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How the NRA Has Responded to Mass Shootings Over the Years

Trump: 'We're getting rid of gun-free zones' 5:28

After each tragic mass shooting, calls for tighter gun control spike — while responses from the National Rifle Association are minimal or non-existent.

On Tuesday, Chris W. Cox, executive director of NRA's Institute for Legislative Action, broke the NRA's silence two days after an attack that killed 49 and wounded 53 others occurred at a gay nightclub in Orlando. In an op-ed for USA Today, Cox blamed the Obama administration's "political correctness" for failing to prevent the worst mass shooting in U.S. history.

The FBI opened an investigation into Orlando shooter Omar Mateen in 2013 after he claimed a family connection to al Qaeda while at his work, said FBI Director James Comey Monday. However, the bureau closed the 10-month investigation after Mateen explained that he made the comments out of anger because he thought his coworkers were discriminating against him.

Cox also said that gun control "will do nothing to prevent the next attack." The only solution, he wrote, is to address terrorism head on. "It's time for us to admit that radical Islam is a hate crime waiting to happen. The only way to defeat them is to destroy them — not destroy the right of law-abiding Americans to defend ourselves."

Related: Clinton Calls Out Trump's 'Lies' After Orlando Attack

Mateen, who was probed by the FBI twice for possible links to terrorism, legally purchased the AR-15 weapon used in the Orlando shooting. Along with suspicion that Mateen was motivated by ISIS, the FBI is investigating reports that Mateen previously visited the nightclub and used a gay dating app before the shooting.

Previous comments about shootings from those affiliated with the NRA have ranged from calls for looser gun laws to critiques of Obama's foreign policy, and the suggestion that politicians are exploiting these tragedies to create tighter gun control.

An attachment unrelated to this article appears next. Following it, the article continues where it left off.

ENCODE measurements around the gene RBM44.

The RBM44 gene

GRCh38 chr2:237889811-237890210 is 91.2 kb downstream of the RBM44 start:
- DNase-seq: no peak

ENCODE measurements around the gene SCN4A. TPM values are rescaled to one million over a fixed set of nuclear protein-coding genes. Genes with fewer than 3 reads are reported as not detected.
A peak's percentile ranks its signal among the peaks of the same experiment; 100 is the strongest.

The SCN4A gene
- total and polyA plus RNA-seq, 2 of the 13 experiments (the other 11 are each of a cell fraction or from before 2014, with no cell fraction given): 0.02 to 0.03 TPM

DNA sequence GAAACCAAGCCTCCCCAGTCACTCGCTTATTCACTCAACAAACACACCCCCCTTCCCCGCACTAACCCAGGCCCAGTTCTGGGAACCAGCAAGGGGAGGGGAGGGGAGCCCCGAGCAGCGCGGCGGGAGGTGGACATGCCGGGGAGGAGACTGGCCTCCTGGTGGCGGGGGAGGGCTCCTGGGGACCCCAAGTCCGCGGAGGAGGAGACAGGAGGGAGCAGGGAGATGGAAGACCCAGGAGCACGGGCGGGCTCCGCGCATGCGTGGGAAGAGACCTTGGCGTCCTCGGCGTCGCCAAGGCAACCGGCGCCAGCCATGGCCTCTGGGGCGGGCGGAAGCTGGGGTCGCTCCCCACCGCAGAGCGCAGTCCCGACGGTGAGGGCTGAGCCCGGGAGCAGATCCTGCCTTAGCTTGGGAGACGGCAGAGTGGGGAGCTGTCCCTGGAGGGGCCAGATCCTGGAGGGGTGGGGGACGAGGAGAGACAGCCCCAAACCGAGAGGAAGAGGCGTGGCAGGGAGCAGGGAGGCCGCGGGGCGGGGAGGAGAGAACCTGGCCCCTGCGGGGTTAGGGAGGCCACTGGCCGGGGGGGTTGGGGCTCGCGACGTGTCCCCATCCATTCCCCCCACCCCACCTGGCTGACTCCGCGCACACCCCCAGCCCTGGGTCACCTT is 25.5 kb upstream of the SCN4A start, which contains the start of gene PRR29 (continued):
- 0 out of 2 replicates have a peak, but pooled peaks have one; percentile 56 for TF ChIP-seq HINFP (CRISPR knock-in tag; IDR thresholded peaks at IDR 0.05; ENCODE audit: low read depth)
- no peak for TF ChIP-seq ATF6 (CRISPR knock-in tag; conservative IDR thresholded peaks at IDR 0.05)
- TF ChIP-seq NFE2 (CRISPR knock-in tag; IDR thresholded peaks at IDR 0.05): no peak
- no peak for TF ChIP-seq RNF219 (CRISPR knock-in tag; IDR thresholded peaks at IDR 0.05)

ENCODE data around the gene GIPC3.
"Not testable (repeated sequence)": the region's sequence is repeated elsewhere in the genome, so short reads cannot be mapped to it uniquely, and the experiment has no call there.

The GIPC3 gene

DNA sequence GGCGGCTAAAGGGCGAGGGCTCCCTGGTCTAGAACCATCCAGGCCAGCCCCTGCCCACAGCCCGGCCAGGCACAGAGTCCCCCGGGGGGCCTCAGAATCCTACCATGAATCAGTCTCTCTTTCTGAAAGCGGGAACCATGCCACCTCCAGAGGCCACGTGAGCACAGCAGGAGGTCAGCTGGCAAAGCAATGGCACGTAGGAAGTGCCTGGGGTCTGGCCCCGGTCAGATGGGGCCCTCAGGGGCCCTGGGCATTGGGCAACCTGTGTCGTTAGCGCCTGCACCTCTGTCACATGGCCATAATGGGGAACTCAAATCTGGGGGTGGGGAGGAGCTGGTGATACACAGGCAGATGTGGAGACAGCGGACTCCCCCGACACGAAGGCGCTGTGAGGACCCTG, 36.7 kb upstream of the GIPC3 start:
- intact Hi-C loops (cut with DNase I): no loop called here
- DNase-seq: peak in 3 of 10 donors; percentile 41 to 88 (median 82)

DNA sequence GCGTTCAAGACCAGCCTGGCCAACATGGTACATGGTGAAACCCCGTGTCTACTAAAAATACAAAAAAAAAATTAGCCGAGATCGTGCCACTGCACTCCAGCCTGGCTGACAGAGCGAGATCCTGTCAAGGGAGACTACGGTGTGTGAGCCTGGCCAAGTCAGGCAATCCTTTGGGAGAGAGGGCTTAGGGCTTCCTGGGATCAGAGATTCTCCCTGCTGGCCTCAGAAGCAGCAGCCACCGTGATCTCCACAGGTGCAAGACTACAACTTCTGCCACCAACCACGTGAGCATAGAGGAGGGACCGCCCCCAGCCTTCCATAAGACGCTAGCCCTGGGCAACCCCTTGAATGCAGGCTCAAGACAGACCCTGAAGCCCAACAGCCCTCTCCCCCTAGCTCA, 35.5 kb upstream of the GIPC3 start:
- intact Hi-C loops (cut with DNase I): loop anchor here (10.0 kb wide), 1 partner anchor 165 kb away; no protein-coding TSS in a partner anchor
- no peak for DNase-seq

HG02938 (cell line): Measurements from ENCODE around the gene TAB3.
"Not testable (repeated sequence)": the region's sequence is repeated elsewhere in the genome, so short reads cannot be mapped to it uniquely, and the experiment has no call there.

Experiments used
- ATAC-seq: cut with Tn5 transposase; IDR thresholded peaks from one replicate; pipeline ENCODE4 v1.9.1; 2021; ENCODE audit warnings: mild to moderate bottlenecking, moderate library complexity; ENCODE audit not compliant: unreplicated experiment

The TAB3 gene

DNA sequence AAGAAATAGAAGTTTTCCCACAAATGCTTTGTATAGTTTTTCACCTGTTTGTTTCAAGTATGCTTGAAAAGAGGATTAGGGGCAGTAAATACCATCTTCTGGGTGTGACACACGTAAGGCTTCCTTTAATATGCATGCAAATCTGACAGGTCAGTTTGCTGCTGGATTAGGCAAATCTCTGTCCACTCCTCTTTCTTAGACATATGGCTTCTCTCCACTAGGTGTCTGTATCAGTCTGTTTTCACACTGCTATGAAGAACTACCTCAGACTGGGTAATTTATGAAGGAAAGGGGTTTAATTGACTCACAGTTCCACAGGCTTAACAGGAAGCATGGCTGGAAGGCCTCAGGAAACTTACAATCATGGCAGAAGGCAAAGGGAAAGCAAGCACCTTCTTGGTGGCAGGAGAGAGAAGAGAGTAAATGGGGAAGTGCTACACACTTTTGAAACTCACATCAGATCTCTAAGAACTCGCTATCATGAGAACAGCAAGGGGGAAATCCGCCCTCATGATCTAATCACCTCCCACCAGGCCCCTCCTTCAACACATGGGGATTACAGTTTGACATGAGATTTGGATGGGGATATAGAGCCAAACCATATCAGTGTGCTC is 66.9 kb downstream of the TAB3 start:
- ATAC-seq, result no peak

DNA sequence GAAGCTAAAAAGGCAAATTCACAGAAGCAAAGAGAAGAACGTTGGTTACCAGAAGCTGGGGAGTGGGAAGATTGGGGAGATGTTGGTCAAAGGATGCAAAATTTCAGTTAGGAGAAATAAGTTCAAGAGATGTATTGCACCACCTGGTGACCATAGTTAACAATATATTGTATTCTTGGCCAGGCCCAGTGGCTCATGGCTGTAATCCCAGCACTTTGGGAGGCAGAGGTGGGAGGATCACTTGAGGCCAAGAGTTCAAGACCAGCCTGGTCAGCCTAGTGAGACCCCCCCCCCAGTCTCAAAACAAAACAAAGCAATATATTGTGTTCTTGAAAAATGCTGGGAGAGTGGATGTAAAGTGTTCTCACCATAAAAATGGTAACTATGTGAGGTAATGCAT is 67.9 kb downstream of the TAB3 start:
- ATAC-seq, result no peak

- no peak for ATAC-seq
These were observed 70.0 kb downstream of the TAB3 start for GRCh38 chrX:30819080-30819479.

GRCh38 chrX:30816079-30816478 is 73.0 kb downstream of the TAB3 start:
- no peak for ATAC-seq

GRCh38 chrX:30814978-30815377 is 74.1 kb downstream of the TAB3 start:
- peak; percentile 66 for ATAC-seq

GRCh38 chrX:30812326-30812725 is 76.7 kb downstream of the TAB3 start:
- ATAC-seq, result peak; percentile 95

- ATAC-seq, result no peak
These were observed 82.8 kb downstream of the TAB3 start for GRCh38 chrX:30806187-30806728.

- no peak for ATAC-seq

Here are six other instances when NRA affiliates have commented on mass shootings:

San Bernardino shooting - December 2, 2015

After a shooting that killed 14 civilians at an office party in San Berardino, California, Cox wrote in another op-ed for USA Today that Obama politicized the attack to promote gun control policies. Cox added that he is "sick and tired" of the president blaming the NRA for such shootings.

"Here's another fact: the president's failed foreign policy has made us less safe. And his domestic gun control agenda would jeopardize our safety even further," Cox said. "In California, President Obama had what he wanted — the strictest gun control in the country — and it did not prevent this evil act."

National Rifle Association members applaud a speech during the annual meeting of members at the NRA convention Saturday, April 11, 2015, in Nashville, Tenn. Mark Humphrey / AP

WDBJ TV reporters' deaths - August 26, 2015

In response to the shooting of a local Virginia reporter and cameraman during a live TV interview, Colion Noir, a commentator and web series host for the NRA, said on his show that Obama and Hillary Clinton were exploiting the emotional toll of the shooting to influence tighter gun control policies.

"They try to take advantage of people's ignorance about guns and their emotional response to horrible events to win votes and push an agenda that fosters an unhealthy dependence on the government," Noir said.